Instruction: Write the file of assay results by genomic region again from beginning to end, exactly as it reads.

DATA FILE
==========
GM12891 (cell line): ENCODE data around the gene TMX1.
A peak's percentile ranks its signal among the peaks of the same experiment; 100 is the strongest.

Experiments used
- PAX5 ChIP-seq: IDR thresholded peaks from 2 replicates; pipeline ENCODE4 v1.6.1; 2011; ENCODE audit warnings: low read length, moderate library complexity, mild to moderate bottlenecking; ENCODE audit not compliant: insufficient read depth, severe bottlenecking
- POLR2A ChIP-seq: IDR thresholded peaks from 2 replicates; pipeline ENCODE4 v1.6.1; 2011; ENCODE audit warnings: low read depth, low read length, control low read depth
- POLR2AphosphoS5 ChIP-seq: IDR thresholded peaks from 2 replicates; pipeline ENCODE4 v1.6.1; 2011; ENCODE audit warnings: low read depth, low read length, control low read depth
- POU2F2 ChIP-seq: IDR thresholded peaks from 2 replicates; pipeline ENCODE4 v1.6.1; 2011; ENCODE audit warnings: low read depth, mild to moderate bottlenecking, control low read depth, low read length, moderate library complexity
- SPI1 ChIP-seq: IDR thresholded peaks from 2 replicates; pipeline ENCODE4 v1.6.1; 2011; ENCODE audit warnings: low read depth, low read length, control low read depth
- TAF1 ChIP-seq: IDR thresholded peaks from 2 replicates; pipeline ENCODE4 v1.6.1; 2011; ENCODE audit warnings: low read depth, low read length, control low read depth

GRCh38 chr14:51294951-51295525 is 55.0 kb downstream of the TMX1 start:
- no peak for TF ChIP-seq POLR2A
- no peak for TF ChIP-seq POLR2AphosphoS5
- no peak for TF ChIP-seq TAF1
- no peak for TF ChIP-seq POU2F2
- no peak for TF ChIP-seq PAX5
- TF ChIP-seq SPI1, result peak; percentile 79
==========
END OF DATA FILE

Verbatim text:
GM12891 (cell line): ENCODE data around the gene TMX1.
A peak's percentile ranks its signal among the peaks of the same experiment; 100 is the strongest.

Experiments used
- PAX5 ChIP-seq: IDR thresholded peaks from 2 replicates; pipeline ENCODE4 v1.6.1; 2011; ENCODE audit warnings: low read length, moderate library complexity, mild to moderate bottlenecking; ENCODE audit not compliant: insufficient read depth, severe bottlenecking
- POLR2A ChIP-seq: IDR thresholded peaks from 2 replicates; pipeline ENCODE4 v1.6.1; 2011; ENCODE audit warnings: low read depth, low read length, control low read depth
- POLR2AphosphoS5 ChIP-seq: IDR thresholded peaks from 2 replicates; pipeline ENCODE4 v1.6.1; 2011; ENCODE audit warnings: low read depth, low read length, control low read depth
- POU2F2 ChIP-seq: IDR thresholded peaks from 2 replicates; pipeline ENCODE4 v1.6.1; 2011; ENCODE audit warnings: low read depth, mild to moderate bottlenecking, control low read depth, low read length, moderate library complexity
- SPI1 ChIP-seq: IDR thresholded peaks from 2 replicates; pipeline ENCODE4 v1.6.1; 2011; ENCODE audit warnings: low read depth, low read length, control low read depth
- TAF1 ChIP-seq: IDR thresholded peaks from 2 replicates; pipeline ENCODE4 v1.6.1; 2011; ENCODE audit warnings: low read depth, low read length, control low read depth

GRCh38 chr14:51294951-51295525 is 55.0 kb downstream of the TMX1 start:
- no peak for TF ChIP-seq POLR2A
- no peak for TF ChIP-seq POLR2AphosphoS5
- no peak for TF ChIP-seq TAF1
- no peak for TF ChIP-seq POU2F2
- no peak for TF ChIP-seq PAX5
- TF ChIP-seq SPI1, result peak; percentile 79